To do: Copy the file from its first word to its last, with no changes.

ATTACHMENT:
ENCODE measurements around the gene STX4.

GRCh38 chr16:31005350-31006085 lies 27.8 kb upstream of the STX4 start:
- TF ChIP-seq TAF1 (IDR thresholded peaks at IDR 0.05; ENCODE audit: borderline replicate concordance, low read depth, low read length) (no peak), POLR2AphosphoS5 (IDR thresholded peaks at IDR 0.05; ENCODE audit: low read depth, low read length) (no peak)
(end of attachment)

ENCODE measurements around the gene STX4.

GRCh38 chr16:31005350-31006085 lies 27.8 kb upstream of the STX4 start:
- TF ChIP-seq TAF1 (IDR thresholded peaks at IDR 0.05; ENCODE audit: borderline replicate concordance, low read depth, low read length) (no peak), POLR2AphosphoS5 (IDR thresholded peaks at IDR 0.05; ENCODE audit: low read depth, low read length) (no peak)